Solar Jack PG&E Assessment
This report presents the findings of technical assessment to evaluate energy efficiency potential of the Solar Jack Energy Management System (also referred as “Solar Jack”). PG&E’s Emerging Technologies (ET) Group within the Customer Energy Solutions (CES) organization has funded this assessment. Lincus, Inc. an energy efficiency consulting firm was commissioned to perform this assessment.
The goals of this assessment are to:
- Research existing information about the Solar Jack technology from published materials, field experts and manufacturers.
- Develop Measurement and Verification (M&V) procedures for determining Solar Jack energy savings potential, perform M&V, analyze data, and calculate the DEER peak kW and annual kWh energy savings potential over the existing/industry standard baseline.
- Determine the energy savings contribution from each of the (3) three components in the Solar Jack system which includes regenerative component, Variable Frequency Drive (VFD), and Solar Photovoltaic (PV) panel.
- Discuss PG&E Customized Incentive Program eligibility and utilization of the findings for future projects.
Solar Jack is installed on a rod beam pump as add-on equipment. Solar Jack is a combination of the following (3) energy saving sub-components:
- VFD is controlled by the customer’s existing monitoring system to match motor RPM with well output.
- Regeneration Component –Solar Jack has a capacitor bank to store regenerative power during down-stroke and reuse it without exporting to the grid. Without this component, the regenerative power is either wasted as heat or exported to the grid as poor quality (low Power Factor) power.
- Solar PV – A solar PV system is installed to provide auxiliary power to the rod beam pump. A properly sized Solar PV system in combination with the above components may allow the pumping system to operate off-grid.
To assess the energy savings potential of Solar Jack, it was installed on three wells with rod beam pumping system at three different customer sites, designated as Host Site #1, Host Site #2 and Host Site #3. During the course of the assessment, Host Site #3 dropped out of the study for reasons explained later in the report. Host Site #2 and Host Site #1 rod beam pumps are driven by a 15HP and 30HP motor, respectively, with continuous operation and no controls. The installed Solar Jack system at each site had appropriately-sized VFD, regen capacitor bank, and Solar PV rated for 2.12 kW DC output. The performance of each pumping system was measured before and after the installation of the Solar Jack system.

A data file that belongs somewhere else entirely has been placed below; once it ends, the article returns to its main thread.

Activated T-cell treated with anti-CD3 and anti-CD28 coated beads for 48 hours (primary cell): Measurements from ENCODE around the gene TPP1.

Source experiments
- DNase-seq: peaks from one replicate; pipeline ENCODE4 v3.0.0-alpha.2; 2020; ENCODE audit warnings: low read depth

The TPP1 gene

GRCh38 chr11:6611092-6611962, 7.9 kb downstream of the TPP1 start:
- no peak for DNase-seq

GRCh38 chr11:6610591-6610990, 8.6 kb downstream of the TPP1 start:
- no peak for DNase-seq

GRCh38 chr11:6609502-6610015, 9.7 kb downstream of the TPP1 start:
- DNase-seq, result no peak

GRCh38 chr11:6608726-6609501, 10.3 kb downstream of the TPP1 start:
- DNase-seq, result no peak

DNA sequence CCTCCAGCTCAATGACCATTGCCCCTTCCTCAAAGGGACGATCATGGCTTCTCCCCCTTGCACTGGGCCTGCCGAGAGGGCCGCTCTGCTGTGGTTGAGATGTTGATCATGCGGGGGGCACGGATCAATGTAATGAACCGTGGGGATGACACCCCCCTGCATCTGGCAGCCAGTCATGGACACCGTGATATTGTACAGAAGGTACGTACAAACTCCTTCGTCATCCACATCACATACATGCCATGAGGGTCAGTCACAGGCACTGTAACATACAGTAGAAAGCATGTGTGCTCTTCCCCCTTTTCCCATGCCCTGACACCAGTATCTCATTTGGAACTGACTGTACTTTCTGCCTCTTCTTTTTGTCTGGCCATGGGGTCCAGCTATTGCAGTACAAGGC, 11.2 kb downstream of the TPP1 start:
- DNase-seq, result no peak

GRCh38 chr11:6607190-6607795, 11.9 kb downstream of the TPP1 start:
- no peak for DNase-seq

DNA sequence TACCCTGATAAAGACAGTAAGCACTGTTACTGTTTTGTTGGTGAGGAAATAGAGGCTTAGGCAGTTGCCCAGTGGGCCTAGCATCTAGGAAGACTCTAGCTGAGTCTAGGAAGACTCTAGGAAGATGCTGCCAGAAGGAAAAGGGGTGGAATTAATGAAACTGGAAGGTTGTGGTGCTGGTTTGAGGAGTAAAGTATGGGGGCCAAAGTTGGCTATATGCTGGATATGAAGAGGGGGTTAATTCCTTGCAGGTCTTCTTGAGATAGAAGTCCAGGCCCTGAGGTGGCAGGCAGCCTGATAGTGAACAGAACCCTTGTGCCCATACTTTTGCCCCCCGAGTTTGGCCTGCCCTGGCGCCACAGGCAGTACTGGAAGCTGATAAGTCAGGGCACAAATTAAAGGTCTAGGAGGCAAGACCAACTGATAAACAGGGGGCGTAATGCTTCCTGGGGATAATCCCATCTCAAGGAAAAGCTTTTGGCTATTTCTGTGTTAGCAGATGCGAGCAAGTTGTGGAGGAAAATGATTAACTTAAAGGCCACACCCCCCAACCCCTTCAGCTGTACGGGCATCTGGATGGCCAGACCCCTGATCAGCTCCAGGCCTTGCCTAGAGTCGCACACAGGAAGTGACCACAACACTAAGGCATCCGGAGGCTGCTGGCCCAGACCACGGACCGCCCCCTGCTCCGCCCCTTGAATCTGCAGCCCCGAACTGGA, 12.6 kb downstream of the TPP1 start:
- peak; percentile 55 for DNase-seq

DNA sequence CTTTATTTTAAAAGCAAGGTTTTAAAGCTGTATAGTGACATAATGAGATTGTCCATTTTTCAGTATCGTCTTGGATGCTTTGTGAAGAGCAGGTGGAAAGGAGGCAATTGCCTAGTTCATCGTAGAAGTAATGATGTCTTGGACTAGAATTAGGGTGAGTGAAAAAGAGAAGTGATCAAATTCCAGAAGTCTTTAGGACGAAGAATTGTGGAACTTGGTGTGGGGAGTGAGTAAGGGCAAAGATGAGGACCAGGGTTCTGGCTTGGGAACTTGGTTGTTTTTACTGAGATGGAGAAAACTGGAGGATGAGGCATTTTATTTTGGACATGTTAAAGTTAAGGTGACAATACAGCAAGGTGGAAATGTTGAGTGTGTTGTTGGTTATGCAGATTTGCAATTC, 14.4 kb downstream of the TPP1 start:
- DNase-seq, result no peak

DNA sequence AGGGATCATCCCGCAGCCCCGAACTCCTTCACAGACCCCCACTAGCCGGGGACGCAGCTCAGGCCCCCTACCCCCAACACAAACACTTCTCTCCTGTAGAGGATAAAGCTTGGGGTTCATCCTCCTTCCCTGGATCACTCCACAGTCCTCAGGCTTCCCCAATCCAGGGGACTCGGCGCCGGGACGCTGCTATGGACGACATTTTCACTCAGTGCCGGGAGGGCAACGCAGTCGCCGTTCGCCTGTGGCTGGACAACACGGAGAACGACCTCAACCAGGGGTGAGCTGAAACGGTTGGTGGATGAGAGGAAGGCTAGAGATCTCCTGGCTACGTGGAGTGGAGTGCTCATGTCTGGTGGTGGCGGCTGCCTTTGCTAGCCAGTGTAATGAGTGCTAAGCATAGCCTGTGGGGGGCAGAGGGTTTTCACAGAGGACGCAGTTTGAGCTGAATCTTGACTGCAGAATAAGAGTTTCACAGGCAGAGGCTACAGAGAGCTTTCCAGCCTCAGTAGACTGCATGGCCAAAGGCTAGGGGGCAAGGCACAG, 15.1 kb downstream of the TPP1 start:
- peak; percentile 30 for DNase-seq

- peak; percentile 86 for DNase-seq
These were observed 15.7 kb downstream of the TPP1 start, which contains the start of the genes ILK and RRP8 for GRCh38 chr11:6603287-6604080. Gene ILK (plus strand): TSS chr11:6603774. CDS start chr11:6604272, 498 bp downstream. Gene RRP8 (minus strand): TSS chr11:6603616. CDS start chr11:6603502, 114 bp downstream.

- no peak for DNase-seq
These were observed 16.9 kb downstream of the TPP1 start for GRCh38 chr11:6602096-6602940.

Table 1 summarizes the total annual energy savings and DEER peak demand reduction at each test site, and Table 2 provides component level savings values. It is important to note that at Host Site #2 there were two post installation monitoring periods, once when the pump was running at full speed and the other when the VFD on the pump’s motor was modulated to a reduced speed.
Table 1: Total Energy Savings and Peak Demand Reduction
Table 2: Savings Contributed by Each Component
While the study concludes that each component of the Solar Jack system has the potential to save energy, it is observed that savings magnitude is dependent on several factors such as well characteristics, well stimulation technique, well balancing, motor/pump sizing, etc. Solar Jack resulted in about 16.7% reduction in annual energy consumption at the Host Site #1, 22% reduction at Host Site #2 at 100% VFD speed, and 51.7% reduction at reduced a VFD speed. As can be seen, savings vary significantly between each test site and operational characteristics; hence, project team is of the opinion that PG&E’s Customized Incentive Program which evaluates each project independently is the most appropriate program for incentivizing this technology/measure.